Additionally, while they can be very accurate and are certainly capable of killing big game animals, I don’t recommend using bullets designed for target shooting or marketed as match ammo like the Sierra MatchKing or Hornady A-Max and ELD Match for hunting.
This is because target or match bullets usually aren’t designed for optimum terminal performance on big game animals and you may run into issues with poor penetration.
By the same token, it’s a really bad idea (and often illegal) to hunt with full metal jacket (FMJ) bullets. FMJ ammo (especially Lake City surplus ammo) is usually very inexpensive and is great for plinking or target shooting. Just don’t hunt with that stuff.
Instead, it’s best to stick with .308 Winchester ammo specifically designed for hunting that uses soft point, jacketed hollow point, or similar hunting bullets.
Fortunately, there is a wide variety of .308 factory loads specifically designed for just almost any big game hunting situation. So, regardless of whether you’re using a bolt action Remington Model 700, a Ruger Hawkeye, a Winchester Model 70, or some other hunting rifle, there is pretty much guaranteed to be something for everyone on the list below of the best .308 ammunition for hunting.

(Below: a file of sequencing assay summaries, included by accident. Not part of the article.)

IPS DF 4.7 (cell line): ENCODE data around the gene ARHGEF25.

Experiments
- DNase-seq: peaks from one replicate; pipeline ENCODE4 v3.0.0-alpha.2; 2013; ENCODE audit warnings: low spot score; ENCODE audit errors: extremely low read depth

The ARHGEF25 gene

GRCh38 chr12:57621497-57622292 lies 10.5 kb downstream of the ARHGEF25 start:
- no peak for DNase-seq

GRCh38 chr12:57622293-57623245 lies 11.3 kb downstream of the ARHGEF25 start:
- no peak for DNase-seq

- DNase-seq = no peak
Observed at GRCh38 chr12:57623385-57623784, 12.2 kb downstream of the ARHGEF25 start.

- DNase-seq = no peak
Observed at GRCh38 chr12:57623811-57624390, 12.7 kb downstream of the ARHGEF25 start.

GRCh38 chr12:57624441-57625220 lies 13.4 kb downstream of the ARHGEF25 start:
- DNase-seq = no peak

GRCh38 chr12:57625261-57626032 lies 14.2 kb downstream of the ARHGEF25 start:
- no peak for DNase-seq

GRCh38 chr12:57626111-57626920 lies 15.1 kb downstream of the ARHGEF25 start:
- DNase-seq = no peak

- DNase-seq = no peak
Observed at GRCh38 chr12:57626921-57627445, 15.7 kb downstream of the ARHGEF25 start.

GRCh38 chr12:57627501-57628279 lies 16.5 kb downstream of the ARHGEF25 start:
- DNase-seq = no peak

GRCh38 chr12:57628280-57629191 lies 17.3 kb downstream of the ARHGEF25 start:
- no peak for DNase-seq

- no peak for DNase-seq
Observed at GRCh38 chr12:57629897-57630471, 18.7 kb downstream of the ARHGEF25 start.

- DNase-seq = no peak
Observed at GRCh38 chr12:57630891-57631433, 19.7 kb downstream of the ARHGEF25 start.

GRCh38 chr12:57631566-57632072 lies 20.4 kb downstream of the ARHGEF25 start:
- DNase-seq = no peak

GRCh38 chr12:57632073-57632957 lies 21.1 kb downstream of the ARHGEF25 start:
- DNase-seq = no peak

In this article, I’m going to provide recommendations for the best .308 ammo for hunting deer, feral hogs, pronghorn, black bear, elk, moose, and all sorts of other big game. I’ll also go over the strengths and weaknesses of each individual load and so you can select the right ammunition for your specific needs.
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Nosler manufacturers a loading that uses a 165 grain AccuBond bullet as part of their Trophy Grade line. This is perfect for those in need of some quality .308 ammo for deer, bear, or elk hunting.
Just like the name says, the AccuBond is a bonded bullet where the lead core is chemically bonded to the jacket, so you don’t have to worry about the bullet “grenading” or expanding too rapidly upon impact. It’s not quite as tough as the Nosler Partition, but these features make the AccuBond a much better choice for an elk hunt than typical cup and core bullets.
AccuBond bullets are pretty darn aerodynamic and will reliably expand at lower impact velocities. All things considered, this ammunition is tough enough for close range shots on big game while at the same time providing very good extended range performance.
Some of the more specialized .308 Winchester loads (which I’ll also cover in this article) offer better performance in specific circumstances. However, this 165 AccuBond load is an excellent all around choice for hunters who want a flexible and capable .308 hunting load.
- Bullet Type: Nosler AccuBond
- Bullet Weight: 165 grains
- Ballistic Coefficient (G1): .485
- Muzzle Velocity: 2,850 feet per second
Barnes produces a couple of .308 ammo options as part of their VOR-TX line. Featuring their legendary copper Tipped Triple Shock X (TTSX) bullets, this ammunition is designed for rapid expansion, high weight retention, and deep penetration.